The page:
Volume 12, Issue 2, Fall 1998
Sidgwick’s Impractical Ethics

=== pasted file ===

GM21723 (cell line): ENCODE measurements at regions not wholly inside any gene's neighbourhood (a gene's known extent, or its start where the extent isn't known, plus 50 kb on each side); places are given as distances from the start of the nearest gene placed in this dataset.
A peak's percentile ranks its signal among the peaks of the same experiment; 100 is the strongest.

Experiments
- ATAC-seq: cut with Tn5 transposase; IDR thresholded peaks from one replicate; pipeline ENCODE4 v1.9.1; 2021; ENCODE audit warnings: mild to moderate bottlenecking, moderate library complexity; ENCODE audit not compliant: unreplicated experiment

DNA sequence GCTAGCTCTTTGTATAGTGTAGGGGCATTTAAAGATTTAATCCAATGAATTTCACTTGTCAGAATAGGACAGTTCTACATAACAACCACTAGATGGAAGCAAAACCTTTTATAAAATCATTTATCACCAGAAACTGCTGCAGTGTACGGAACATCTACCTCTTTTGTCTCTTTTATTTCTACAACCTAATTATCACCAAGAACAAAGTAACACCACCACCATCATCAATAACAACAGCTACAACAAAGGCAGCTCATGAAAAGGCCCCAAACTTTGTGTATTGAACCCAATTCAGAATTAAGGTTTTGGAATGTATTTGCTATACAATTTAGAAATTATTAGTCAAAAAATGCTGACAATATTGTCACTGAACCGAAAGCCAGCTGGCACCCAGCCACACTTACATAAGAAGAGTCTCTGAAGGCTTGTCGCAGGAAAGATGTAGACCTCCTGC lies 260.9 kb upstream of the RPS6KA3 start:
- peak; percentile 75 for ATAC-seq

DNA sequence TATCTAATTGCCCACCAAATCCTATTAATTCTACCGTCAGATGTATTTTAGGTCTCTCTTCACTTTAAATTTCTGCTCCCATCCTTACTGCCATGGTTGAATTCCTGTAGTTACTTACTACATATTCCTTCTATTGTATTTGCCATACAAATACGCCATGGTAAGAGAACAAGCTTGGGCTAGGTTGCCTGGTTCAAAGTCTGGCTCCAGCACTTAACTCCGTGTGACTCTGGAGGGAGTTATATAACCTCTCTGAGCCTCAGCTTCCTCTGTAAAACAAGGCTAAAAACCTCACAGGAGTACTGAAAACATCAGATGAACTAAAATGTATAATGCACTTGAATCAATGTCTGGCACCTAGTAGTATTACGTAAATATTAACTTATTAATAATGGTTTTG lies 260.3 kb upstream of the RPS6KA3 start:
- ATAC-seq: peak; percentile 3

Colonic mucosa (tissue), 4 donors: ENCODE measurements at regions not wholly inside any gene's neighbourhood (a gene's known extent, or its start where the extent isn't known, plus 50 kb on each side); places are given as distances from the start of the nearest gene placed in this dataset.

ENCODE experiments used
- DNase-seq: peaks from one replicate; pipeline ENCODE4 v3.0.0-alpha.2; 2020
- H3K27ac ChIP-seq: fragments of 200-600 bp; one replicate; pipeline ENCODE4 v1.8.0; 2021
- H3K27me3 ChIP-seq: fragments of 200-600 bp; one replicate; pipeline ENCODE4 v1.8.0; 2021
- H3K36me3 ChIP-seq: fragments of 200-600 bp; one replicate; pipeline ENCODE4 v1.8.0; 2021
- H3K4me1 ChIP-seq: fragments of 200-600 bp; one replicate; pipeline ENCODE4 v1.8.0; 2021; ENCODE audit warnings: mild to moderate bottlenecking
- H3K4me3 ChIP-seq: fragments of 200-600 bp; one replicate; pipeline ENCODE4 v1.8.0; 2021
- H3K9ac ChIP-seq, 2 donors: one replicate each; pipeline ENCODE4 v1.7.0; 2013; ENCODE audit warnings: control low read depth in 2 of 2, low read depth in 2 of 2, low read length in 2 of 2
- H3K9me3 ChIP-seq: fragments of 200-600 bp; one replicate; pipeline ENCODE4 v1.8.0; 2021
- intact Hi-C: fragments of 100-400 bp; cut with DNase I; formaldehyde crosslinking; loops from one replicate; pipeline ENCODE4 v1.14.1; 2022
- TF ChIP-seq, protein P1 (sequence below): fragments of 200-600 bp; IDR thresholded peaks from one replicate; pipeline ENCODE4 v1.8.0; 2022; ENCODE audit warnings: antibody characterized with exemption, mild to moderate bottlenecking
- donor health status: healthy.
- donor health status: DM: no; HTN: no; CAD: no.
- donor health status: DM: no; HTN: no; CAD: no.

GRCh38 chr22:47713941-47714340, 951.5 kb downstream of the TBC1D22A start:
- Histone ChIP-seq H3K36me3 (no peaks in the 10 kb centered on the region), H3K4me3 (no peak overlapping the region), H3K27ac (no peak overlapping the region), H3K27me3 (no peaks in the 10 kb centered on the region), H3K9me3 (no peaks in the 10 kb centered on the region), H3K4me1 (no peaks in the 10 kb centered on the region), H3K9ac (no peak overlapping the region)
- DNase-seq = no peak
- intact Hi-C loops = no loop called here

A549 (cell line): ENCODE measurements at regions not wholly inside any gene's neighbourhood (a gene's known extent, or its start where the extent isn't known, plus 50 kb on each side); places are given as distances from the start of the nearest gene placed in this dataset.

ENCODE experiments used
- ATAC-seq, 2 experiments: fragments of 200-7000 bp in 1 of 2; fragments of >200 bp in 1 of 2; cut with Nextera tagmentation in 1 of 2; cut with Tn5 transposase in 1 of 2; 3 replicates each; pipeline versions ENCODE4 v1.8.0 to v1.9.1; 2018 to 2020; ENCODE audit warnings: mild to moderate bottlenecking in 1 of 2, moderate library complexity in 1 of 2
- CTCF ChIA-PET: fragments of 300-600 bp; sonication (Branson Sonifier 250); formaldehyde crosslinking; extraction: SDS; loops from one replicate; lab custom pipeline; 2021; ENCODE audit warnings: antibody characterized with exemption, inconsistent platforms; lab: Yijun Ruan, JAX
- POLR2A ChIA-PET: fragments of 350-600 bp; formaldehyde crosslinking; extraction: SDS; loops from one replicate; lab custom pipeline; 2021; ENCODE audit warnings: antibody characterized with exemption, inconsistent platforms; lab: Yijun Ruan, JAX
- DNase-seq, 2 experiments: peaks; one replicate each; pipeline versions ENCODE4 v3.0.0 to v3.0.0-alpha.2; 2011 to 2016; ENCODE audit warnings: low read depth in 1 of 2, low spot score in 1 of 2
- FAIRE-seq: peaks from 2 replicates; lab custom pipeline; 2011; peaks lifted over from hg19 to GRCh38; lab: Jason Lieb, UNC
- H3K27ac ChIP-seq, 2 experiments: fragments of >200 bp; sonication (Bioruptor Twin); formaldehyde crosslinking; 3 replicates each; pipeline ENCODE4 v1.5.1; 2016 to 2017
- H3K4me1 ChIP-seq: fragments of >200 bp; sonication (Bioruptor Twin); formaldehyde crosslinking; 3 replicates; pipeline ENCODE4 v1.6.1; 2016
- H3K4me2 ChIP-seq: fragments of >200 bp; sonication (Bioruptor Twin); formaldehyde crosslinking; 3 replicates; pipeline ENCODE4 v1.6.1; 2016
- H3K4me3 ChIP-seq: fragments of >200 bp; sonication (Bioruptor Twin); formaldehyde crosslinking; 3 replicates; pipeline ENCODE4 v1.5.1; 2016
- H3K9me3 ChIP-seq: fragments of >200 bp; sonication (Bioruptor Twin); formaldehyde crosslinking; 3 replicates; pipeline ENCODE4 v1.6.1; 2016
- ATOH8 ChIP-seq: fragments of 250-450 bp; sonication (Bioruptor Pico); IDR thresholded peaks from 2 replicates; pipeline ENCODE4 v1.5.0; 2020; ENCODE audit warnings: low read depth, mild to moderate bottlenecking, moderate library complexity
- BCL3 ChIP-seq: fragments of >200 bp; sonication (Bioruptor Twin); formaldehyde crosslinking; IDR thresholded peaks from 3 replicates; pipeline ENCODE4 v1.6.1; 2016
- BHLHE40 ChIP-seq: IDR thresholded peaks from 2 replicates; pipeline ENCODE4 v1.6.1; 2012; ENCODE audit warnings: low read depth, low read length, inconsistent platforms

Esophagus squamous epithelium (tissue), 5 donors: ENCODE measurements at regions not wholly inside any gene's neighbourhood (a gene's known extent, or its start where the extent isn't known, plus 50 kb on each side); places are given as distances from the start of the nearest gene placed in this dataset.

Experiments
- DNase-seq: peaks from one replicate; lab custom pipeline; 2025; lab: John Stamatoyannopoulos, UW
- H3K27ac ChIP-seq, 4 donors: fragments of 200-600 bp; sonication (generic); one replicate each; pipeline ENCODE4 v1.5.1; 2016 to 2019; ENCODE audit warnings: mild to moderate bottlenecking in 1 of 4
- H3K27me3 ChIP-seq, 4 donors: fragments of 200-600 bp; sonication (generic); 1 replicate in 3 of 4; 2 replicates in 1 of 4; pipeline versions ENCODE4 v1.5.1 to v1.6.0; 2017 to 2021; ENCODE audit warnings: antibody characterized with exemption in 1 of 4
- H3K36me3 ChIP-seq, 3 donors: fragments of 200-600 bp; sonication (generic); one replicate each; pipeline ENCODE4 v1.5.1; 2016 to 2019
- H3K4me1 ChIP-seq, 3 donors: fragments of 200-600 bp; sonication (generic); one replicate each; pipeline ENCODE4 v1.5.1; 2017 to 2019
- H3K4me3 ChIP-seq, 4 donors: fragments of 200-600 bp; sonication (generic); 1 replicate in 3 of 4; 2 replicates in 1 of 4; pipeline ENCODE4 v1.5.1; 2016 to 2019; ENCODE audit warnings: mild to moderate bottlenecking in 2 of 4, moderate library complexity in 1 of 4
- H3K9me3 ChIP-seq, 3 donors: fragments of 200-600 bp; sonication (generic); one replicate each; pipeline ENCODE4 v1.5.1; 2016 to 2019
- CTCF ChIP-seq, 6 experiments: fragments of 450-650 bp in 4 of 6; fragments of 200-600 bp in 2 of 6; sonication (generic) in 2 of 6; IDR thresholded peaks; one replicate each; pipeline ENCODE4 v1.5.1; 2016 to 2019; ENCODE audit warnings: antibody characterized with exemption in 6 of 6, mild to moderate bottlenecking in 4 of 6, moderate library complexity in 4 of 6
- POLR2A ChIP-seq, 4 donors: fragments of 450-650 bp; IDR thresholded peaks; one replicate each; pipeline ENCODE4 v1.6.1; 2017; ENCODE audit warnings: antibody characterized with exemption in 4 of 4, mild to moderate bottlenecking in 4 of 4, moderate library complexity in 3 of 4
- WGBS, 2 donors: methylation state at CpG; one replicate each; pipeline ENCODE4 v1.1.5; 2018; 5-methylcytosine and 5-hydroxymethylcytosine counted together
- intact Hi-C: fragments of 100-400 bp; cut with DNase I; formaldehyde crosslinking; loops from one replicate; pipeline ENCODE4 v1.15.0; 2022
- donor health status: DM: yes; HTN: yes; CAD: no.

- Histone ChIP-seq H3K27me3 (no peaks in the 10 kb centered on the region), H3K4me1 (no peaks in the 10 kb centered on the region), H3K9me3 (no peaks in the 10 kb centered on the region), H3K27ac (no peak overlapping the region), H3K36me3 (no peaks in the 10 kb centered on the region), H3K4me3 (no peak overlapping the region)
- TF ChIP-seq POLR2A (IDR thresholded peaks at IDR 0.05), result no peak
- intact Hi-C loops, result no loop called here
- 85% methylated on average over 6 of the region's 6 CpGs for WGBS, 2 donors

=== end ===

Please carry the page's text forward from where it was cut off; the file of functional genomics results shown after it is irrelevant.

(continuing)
Oxford inaugurated its new series in practical ethics by reprinting Sidgwick’s century-old Practical Ethics, edited and introduced by Sissela Bok. While this reissue is, in many respects, both appropriate and welcome, it is, in one respect, quite inappropriate. Even a short examination of Sidgwick’s little book shows that Sidgwick did not understand practical ethics as we do: a) because he radically overestimated the importance of a common theoretical starting point; and b) because he radically underestimated the importance of detailed study of particular cases as a replacement for a common theoretical starting point. Philosophers only began to revise their estimates on these matters during the 1960s. When they did, it was not theory that drove them to it but extended experience with medical ethics, an experience no philosopher before then had had. We who do practical ethics are, I think, inclined to overlook the formative power of that experience. Sidgwick’s Practical Ethics seems a good antidote for that.